In the past month I’ve spoken or performed in California three times. First in San Francisco, then in Sacramento, then in Los Angeles earlier this week. I had a performance in downtown LA on Monday night, but I had to be back in Atlanta early Tuesday afternoon in order to host/MC a big corporate event at Six Flags on Tuesday night. The result of this was that I needed to take the first flight out of Los Angeles on Tuesday morning.
The Monday night performance went great, and I hustled back to my hotel with an eye toward getting to bed as quickly as possible. As I got ready for bed, I used voice commands to set my alarm for 3:00 AM… so I could be at the airport by 4:00 AM for my 6:15 AM flight. Off to sleep I went!
When the alarm went off I quickly got up, showered, dressed, packed, and headed downstairs. The concierge called me a cab and off to the airport I went. While sitting in the back seat, I checked my phone to get my boarding pass and to see which terminal I needed… and at that moment, I saw the time.
It was only 12:45 AM!
Apparently my voice command to set the alarm had gone to my tablet — which was still on Eastern time. I got up 3 hours earlier than I had planned! I had no viable choice but to go on to the airport, where I found a nice carpeted corner in the check-in area where I could doze until they started checking folks in at 4:00 AM.
It’s funny now, but I assure you… it wasn’t funny in the cab! Through that minor pain, though, came a lesson I’ll take to heart: no more setting alarms via voice command for me! I’ll always check the time on multiple devices when I get up, too. But in the long run, I guess it’s better to be 3 hours early for check-in than 3 minutes late after the boarding door closes. It could certainly have been much worse. This was a relatively pain-free lesson.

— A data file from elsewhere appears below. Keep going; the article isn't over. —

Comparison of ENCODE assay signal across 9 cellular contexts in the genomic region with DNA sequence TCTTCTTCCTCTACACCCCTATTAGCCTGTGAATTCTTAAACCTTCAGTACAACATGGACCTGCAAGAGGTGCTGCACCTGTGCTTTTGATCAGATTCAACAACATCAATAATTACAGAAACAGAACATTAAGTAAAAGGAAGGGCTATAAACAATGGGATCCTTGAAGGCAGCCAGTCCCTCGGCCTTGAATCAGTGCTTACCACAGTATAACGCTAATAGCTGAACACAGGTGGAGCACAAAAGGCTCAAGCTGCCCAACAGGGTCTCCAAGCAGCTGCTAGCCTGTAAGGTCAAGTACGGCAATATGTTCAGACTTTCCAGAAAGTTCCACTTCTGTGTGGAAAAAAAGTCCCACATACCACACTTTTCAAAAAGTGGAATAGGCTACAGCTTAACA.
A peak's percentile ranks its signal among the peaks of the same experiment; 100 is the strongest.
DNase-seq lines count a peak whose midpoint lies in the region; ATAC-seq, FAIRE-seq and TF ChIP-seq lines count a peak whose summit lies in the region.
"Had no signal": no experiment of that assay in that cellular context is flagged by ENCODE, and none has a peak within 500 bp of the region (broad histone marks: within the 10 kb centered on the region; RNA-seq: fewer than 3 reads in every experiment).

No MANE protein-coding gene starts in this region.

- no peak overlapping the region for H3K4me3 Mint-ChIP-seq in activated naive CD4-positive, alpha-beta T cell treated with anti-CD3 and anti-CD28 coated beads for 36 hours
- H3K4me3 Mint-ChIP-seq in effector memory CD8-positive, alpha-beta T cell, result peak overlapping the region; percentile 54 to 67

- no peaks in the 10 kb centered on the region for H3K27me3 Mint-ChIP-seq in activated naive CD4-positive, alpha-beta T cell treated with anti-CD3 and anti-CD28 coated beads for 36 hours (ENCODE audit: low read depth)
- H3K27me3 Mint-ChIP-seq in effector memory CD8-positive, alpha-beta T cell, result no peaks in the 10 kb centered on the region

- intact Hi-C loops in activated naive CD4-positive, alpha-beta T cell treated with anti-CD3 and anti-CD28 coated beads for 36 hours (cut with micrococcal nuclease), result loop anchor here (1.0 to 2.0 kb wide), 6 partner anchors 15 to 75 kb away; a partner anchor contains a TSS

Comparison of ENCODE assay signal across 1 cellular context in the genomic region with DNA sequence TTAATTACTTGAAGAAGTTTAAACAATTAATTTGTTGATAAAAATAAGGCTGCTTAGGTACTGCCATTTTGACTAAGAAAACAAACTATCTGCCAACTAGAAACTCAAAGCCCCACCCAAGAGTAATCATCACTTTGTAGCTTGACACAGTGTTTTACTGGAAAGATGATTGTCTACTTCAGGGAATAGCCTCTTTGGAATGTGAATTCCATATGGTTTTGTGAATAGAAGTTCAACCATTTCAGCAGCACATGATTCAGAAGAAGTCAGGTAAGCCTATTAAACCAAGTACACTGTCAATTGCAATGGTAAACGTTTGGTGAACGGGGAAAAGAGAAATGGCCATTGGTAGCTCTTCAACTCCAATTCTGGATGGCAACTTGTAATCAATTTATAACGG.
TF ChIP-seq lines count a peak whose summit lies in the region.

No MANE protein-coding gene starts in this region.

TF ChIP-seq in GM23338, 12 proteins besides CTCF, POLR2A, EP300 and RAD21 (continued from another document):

Competence Requires Context
A useful insight I gained from this experience is this: it wasn’t my tablet’s fault that I got up early. The tablet was the picture of competence. It set off the programmed alarm completely correctly; it was “telling the truth” based on all the information that it had. The error in execution was mine, because I failed to provide the overall context needed in order to execute the task correctly.
How often do we try to communicate without setting context? As a speakers, leaders, managers, communicators… are we fully considering the context into which we are sharing information?
There are multiple examples of brands who published perfectly true content on their Twitter accounts, for example, but due to a tragedy or some other noteworthy event, the tone of the message turned out to be completely inappropriate.
A failure to consider context can transform a perfectly accurate statement into a major misstep.